8. Mary Brown’s
Writes Mary Campbell in the Cape Breton Spectator:
It is far too early to announce the winner of the “Weirdest Result of COVID-19” award but Wednesday’s announcement by Postmedia — the American hedge fund-owned, Canadian government-assisted, 200-plus outlet media chain that includes the National Post — is on my longlist for now.
Like most news organizations, we have been asking our readers to support our journalism by paying to access our content online. The only exception has been coverage of the coronavirus pandemic, which we have been offering outside our pay wall as a public service.
Now, we are pleased to offer all of our relevant, credible news and information free of charge, thanks to a partnership with the Canadian company Mary Brown’s Chicken, which is based in Markham, Ontario and has about 170 locations coast-to-coast…
Thanks to Mary Brown’s partnership, you can consume as much content as you want without being asked to pay until the end of April.
I like the implication that readers will still be asked to pay for all its non-relevant, incredible news and information.
Postmedia offered no details on the “partnership” — as some have noted, it might involve payment in chicken for all we know — but this isn’t an April Fool’s prank, the content is free and Postmedia is somehow being compensated for making it so. It’s churlish, I know, but I would suggest Postmedia’s hedge fund owners could probably manage this without the support of a purveyor of fried chicken — they’ve probably figured out a way to profit from the pandemic by now. That is, after all, what hedge funds do — see “activist” investor Bill Ackman’s spectacular $2.5 billion coronavirus win.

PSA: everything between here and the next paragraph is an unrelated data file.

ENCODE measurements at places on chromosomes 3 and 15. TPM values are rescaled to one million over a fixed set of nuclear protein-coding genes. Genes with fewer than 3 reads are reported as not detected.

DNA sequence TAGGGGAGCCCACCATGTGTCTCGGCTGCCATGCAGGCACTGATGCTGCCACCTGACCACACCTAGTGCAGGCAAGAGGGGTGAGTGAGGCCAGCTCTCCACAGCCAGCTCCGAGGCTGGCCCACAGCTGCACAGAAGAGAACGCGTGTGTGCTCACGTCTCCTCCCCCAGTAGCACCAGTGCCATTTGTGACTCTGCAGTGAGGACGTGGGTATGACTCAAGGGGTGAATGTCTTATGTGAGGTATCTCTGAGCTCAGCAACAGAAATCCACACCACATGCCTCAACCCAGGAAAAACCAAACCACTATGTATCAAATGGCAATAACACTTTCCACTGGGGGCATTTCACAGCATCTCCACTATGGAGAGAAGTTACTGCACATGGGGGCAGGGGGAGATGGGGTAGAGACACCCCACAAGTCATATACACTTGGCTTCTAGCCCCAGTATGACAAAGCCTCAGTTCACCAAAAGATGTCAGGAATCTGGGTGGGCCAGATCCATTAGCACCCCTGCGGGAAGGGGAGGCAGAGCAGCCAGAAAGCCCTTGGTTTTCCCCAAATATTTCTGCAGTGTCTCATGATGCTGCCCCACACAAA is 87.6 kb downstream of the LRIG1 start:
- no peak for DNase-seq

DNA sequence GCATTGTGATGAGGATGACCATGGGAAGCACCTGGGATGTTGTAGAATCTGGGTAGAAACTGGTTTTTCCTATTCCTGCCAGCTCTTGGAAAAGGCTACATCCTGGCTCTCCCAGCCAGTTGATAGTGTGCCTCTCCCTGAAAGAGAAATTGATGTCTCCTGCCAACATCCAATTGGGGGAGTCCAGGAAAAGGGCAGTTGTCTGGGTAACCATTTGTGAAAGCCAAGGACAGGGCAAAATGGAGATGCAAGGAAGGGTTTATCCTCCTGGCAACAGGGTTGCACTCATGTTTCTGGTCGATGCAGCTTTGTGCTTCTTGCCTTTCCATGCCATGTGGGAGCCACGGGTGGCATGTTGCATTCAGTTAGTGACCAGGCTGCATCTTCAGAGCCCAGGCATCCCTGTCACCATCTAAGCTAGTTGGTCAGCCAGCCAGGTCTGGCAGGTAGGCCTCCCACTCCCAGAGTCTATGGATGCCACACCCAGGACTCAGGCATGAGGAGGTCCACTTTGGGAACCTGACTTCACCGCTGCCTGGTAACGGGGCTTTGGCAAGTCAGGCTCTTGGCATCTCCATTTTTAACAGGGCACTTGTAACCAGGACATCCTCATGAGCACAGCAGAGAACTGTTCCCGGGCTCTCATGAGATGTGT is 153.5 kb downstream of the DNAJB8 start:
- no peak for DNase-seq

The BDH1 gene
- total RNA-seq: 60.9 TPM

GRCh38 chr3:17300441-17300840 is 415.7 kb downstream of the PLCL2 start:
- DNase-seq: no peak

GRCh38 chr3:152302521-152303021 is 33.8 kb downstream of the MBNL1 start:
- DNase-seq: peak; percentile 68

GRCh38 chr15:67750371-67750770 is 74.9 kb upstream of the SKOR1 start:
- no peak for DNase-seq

I’m curious as to what this means for media outlets like SaltWire that pay for Postmedia content (although I’m not seeing much Postmedia content in the Cape Breton Post these days — just Reuters — which is probably all I need to know to satisfy that curiosity).
I hope Mary is treating her workers right — paying them well, supporting them if they need to self-isolate, ensuring cooks and delivery workers take all possible precautions and have all possible protections.
If she’s not, I don’t imagine we’ll be hearing about it from Postmedia.
As with the Examiner, the Cape Breton Spectator is subscriber supported, and so this article is behind the Spectator’s paywall. Click here to purchase a subscription to the Spectator, or click on the photo below to get a joint subscription to both the Spectator and the Examiner.
1. More spring